Ecotourism as opportunity for the sustainable development of tourism in South Korea and Asia generally is one key focus of this Sustainability Leaders interview with Dr. Mihee Kang of South Korea. Mihee, a research professor at Seoul National University, also introduces us to her initiative the Playforest Cooperative, aimed at demonstrating how nature-based tourism can benefit all, especially local communities.
- When Mihee first heard about sustainability and tourism;
- The biggest challenges of ecotourism;
- How tourism can help to conserve a country’s nature and culture;
- How the Playforest Cooperative promotes responsible tourism in South Korea;
- Why the support of government officials is so important in Asia to advance sustainability, and how it can be won;
- The current state of sustainable tourism research in Southeast Asia;
- Which are the main challenges of the Asian Ecotourism Network to succeed.
Mihee, do you remember the first time you heard about sustainability in relation to tourism?
Yes, I first learned about sustainable tourism during my first year of graduation school in 1993. ‘Environmentally Sound and Sustained Development’ (ESSD) was a buzz word in Korea when I started to study ecotourism as a good strategy for sustainable tourism development. Most people would be surprised to learn that forests cover 64% of the total land area in South Korea.
As an ecotourism consultant, which of your recent projects did you find particularly challenging?
Most of my projects are related to ecotourism certification and ecotourism development. The biggest challenge is that most initiatives are managed by the central government, and local stakeholders depend so much on the government’s financial support. I am concerned that these initiatives cannot survive without this financial support. Consequently, there is a lack of business approach.
Another challenge is that there is little understanding of ecotourism and sustainable tourism criteria. Stakeholders have tried hard to conserve nature and benefit local communities, but they need to understand the requirements or detailed strategies to achieve sustainability of their activities.
But thankfully, the public’s understanding of ecotourism has increased, and there are now more local-based ecotourism enterprises.
What motivated you to co-found the Playforest Cooperative?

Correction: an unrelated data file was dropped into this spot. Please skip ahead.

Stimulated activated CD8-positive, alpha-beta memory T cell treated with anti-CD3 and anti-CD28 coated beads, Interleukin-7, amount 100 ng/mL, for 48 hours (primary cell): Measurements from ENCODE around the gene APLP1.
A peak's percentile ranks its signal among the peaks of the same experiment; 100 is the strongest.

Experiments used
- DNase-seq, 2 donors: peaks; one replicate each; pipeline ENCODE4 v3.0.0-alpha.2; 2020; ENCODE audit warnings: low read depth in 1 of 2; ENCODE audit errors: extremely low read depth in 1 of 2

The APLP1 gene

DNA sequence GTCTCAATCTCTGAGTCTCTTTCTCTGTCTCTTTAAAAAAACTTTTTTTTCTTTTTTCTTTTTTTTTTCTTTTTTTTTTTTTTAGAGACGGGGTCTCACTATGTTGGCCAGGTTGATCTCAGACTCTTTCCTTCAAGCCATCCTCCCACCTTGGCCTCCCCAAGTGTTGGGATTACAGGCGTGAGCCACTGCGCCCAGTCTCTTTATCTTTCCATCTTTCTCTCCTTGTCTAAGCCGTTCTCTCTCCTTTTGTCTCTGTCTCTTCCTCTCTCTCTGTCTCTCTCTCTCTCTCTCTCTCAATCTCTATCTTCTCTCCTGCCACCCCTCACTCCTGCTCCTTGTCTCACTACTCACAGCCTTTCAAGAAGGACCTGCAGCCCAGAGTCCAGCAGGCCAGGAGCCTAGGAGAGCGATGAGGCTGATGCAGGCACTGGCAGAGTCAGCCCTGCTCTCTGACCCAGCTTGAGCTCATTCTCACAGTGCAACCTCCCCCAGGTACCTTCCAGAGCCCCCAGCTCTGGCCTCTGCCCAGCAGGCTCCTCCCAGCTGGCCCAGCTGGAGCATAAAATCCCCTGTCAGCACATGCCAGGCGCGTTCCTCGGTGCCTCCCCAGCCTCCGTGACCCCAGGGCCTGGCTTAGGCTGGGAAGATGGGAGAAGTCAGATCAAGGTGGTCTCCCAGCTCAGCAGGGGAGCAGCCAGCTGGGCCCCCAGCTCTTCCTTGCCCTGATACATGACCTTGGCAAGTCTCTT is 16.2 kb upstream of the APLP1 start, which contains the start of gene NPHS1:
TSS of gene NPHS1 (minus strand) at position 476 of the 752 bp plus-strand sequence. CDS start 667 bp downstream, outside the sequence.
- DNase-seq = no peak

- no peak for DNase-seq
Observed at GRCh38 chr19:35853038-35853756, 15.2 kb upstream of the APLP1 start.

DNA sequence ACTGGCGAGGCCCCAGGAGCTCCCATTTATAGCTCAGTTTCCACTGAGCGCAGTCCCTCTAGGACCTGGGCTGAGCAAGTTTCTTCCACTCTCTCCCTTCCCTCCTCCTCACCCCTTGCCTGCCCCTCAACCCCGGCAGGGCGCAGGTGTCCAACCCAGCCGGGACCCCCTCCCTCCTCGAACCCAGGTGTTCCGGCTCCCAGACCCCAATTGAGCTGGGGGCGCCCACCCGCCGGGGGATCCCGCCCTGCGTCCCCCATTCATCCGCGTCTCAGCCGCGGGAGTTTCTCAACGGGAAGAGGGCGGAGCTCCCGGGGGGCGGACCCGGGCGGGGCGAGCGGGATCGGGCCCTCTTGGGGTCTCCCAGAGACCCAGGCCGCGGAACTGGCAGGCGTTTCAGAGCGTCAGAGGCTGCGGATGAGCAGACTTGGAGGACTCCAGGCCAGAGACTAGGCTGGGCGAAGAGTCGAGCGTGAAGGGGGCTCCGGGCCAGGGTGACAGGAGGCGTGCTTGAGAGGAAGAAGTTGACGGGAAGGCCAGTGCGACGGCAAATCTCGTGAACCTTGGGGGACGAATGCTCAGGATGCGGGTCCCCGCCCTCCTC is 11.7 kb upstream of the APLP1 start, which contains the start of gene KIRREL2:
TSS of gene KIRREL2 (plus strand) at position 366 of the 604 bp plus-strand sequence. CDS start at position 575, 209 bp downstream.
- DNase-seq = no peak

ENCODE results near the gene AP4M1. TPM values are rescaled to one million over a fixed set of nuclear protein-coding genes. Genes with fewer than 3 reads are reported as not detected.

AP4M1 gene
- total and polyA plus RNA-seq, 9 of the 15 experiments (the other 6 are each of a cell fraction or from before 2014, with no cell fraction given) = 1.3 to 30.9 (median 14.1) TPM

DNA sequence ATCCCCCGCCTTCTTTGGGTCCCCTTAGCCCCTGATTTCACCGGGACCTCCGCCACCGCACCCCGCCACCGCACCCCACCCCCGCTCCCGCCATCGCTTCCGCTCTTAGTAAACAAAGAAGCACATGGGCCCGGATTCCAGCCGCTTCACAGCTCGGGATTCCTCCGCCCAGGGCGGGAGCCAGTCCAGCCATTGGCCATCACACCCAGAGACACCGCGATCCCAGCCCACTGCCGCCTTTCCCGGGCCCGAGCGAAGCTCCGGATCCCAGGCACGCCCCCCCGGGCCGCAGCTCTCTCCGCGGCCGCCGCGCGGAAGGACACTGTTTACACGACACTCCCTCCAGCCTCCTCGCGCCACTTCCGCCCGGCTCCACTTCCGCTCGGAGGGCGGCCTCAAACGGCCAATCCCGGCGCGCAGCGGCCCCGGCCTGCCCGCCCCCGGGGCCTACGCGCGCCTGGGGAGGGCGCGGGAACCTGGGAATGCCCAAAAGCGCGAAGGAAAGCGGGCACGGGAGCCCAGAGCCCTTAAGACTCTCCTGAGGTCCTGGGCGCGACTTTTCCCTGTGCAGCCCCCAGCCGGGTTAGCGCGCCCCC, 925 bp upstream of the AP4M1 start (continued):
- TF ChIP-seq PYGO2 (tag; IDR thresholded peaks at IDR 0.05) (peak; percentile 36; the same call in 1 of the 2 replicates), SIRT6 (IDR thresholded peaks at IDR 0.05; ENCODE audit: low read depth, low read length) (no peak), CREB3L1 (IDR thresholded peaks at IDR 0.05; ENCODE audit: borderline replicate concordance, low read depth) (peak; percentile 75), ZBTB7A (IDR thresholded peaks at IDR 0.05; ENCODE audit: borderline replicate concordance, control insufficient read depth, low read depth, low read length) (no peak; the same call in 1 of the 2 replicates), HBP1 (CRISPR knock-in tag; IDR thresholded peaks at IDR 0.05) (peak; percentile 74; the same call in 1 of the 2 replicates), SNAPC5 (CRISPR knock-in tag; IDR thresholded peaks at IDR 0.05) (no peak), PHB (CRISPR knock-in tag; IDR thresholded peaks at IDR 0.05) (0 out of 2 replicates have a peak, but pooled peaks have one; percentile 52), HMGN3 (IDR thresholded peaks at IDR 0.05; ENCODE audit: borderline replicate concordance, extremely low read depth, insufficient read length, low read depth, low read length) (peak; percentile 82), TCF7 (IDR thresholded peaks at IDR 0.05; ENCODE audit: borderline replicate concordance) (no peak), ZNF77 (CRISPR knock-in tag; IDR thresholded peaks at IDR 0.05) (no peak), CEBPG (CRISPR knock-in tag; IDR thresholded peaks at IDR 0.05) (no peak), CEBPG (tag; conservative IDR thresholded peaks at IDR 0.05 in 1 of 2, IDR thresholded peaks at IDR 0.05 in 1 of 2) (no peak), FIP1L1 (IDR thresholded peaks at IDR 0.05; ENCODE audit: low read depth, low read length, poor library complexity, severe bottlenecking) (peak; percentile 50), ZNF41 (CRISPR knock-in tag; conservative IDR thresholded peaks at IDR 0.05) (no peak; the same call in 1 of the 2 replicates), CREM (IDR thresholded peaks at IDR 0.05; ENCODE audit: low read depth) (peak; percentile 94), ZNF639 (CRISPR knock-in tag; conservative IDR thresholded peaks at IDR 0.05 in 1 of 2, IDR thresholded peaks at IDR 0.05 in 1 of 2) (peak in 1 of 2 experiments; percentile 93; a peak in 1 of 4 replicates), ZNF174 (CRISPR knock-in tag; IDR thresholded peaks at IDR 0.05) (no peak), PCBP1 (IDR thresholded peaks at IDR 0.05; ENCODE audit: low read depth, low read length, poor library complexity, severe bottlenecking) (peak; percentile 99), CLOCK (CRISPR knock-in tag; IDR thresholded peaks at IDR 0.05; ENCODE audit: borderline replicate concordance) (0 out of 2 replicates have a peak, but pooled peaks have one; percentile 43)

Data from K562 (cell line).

The Playforest Cooperative was established to show that conservation can benefit local communities through tourism. Playforest has also registered as a tour agency legally to be able to sell local tour products.
Many local communities and organizations are dedicated to conserving their forests, but they hardly get any profit from their conservation efforts. Some of them develop their own tour programs but face challenges accessing the tourism market.
I co-founded Playforest together with some colleagues to guide those communities and to demonstrate how to develop and sell sustainable forest-based tours. We just launched our website. 30% of our profits will go to conservation efforts. I hope it will teach people how sustainable tourism businesses work.
Compared to traditional tourism development, why is ecotourism especially important for Southeast Asian Nations?
Southeast Asian countries have rich nature and culture but the people there are relatively poor. Some countries have lots of tourists but I am not sure how much of the benefits go to local people to improve their lives.
To conserve nature and culture, tourism should be developed at a small scale by local people with active and meaningful local participation.
Many travel and tourism operators focus on short-term economic development, where adopting ecotourism can be a challenge.
You are a research professor at Seoul National University; in your view, is sustainable tourism research in Southeast Asia receiving sufficient attention?
I don’t think so. There are quite a number of projects, but they are not for academic research but rather for developing short term policies or strategies. I personally had no research funding from our government and most of my projects were related to policy making or on-site ecotourism program development.
As board member of the Asian Ecotourism Network (AEN) – what do you hope to achieve? Which challenges are the most urgent for AEN to address for a more sustainable tourism in Asia?
I hope the stakeholders in Asia feel that it is easier to raise their voices and have a better network based on similar culture. AEN can function as a bridge among different stakeholders. There are many Asians who feel language barriers, especially with English, and AEN board members from all Asian countries can help them to deliver their voice to the international society.
The most challenging and urgent issue for AEN is to get enough funding for carrying out our goals, such as providing eLearning tools, training opportunities, and market data. And, we need to involve more Asian ecotourism leaders and organizations and establish strategic road maps for achieving our goals.
To support more sustainable tourism in Asia, AEN needs to provide Asian criteria that are suitable for the Asian natural and cultural environment. We are going to cooperate with the Global Sustainable Tourism Council to train Asian stakeholders about sustainable tourism and ecotourism, using the GSTC criteria.
Thank you Mihee.
Connect with Mihee Kang on LinkedIn.
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